After her discharge from the parish workhouse on the 14th August, 1800, Sarah found employment as a servant, working for a person ‘at the army work’, although at what point and for how long is unclear. She next appears in the records four years later, when she appears in the Old Bailey Proceedings rather than the workhouse admissions and discharge registers. Accused of stealing ‘five pewter quart pots, value 5 s.’ from Francis Matthison on the 1st March 1804, she was found guilty and sentenced to six months in the house of correction. In her defence, she claimed that she took the pots because she ‘met a woman [who lived at the property]... and she told me to take those pots’.

Mother and Daughter: An Unbreakable Bond

Although the lives of two of Sarah's children, Sarah (aged 12) and George (aged 5 months), are not documented apart from their original admission into the workhouse on the 4th January 1793 and subsequent discharge a day later, the lives of her two other children, Frederick and Amelia, provide us with an understanding of their own personal fortunes following their parents' slide into poverty. Frederick, having been sent to a nurse (aged 3) in 1793, was readmitted back into the workhouse on the 22nd May, 1798. He was subsequently discharged four years later when he was 'Bound Apprentice to Samuel Ashton of the Parish of Middleton in the County of Lancaster Cotton Manufacturer', aged 12. After this, there is no further mention of Frederick Pilch in any of the documented records.

Amelia seems to have shared a similar fate to her mother. Sent to a nurse (aged 6) at the same time as her brother Frederick, Amelia was once again admitted into the parish workhouse on the 3rd August 1796. However, she was 'discharged to her mother' five years later on the 6th May 1801, aged 13. This suggests that Sarah had the means of supporting her daughter, as it fits in with her own absence from the parish workhouse between 1800 and 1804. Amelia's fourth admittance into the workhouse was on the 21st November 1804, which coincided with her mother's stay in the house of correction, suggesting she was, to some extent, still dependent on her mother. She was subsequently 'discharged to her mother' and continued to be reliant on the parish until at least 1819. She died at the age of 66 in 1853.3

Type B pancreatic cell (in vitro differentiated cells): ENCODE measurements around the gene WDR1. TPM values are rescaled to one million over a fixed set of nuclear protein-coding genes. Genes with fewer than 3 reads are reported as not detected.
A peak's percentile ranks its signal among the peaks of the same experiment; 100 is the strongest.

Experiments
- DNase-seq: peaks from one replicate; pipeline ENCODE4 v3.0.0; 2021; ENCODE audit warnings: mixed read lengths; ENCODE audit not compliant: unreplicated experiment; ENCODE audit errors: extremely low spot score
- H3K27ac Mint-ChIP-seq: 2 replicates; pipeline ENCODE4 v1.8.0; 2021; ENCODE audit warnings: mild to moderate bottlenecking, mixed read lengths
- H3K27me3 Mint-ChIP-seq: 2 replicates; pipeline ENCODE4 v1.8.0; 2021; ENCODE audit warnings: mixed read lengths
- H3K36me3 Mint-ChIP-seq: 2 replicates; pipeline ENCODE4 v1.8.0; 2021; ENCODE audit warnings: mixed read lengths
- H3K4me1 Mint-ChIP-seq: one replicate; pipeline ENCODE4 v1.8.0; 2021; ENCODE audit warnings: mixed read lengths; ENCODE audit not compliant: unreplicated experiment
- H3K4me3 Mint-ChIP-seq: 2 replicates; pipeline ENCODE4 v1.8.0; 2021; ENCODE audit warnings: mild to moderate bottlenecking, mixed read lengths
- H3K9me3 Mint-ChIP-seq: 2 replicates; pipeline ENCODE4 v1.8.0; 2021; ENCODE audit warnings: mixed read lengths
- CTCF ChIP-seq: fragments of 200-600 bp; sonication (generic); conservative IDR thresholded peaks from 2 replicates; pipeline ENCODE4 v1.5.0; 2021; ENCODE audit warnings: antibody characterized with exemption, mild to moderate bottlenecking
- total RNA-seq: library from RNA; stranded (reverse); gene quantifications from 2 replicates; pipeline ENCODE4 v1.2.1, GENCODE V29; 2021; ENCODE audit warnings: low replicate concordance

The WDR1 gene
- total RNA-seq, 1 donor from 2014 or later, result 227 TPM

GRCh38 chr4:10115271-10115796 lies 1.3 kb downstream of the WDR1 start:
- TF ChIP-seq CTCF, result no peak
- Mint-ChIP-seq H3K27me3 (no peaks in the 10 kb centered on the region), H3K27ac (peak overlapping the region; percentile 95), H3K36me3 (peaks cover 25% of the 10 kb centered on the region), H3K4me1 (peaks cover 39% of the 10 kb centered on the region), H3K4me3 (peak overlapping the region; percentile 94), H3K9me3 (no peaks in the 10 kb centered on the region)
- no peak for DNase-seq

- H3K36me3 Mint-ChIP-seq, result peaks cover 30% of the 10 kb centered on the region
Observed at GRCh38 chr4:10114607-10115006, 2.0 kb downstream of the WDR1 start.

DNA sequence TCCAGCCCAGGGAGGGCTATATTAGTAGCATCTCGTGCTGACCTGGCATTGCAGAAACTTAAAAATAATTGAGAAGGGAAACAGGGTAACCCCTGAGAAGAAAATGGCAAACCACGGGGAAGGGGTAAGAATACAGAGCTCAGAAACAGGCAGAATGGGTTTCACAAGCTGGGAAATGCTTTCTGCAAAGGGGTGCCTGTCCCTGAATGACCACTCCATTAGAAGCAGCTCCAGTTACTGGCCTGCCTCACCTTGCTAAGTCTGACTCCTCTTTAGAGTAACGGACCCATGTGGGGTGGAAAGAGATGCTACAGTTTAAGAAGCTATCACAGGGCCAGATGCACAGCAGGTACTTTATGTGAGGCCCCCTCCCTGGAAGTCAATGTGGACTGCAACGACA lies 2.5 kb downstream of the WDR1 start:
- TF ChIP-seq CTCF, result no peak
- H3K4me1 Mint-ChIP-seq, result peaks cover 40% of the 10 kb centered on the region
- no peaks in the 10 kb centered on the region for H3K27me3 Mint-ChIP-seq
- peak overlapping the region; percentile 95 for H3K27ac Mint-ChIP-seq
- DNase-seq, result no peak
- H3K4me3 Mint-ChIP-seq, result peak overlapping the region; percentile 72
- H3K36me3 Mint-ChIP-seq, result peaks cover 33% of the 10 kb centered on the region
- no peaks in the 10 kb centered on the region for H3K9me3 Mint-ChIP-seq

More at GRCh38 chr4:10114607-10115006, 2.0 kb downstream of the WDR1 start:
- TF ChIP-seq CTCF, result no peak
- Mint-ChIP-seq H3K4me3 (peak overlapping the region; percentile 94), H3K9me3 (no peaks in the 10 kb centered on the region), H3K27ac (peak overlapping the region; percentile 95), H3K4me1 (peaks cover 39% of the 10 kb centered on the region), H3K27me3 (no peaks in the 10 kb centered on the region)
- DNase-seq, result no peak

Till Death do us Part: A Non-Porous Social Safety Net

The years 1805-1810 represent another absence of Sarah Pilch from documented sources; however, she once again reappears in the workhouse admissions and discharge registers for a fifth time (aged 49) on the 22nd October 1810. She absented a few months later on the 3rd March, 1811, but was readmitted two days later. On the 15th April, she absented again, staying out of the workhouse for another two days. On the 14th June, she was discharged abut re-entered the workhouse for an eighth and last time (aged 53) on the 28th November, 1815. The last official record we have of Sarah Pilch is of her being discharged from the parish workhouse on the 17th August, 1818.

Thereafter, Sarah Pilch disappears from the records on London Lives. It may be that, given her age (55), Sarah Pilch died shortly afterwards. However as the St Martin workhouse registers do not survive past 1819, any further relationship with the parish workhouse may not be recorded. Considering her dynamic relationship with the parish workhouse it is possible that this was not her last and final stay.

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External Sources


1, consulted 15.03.2012

2 These dates are confirmed by consulted 15.03.2012

3, consulted 15.03.2012

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About this Biography

Created by

Zain Sabat

Further contributions by

Eleanor Veryard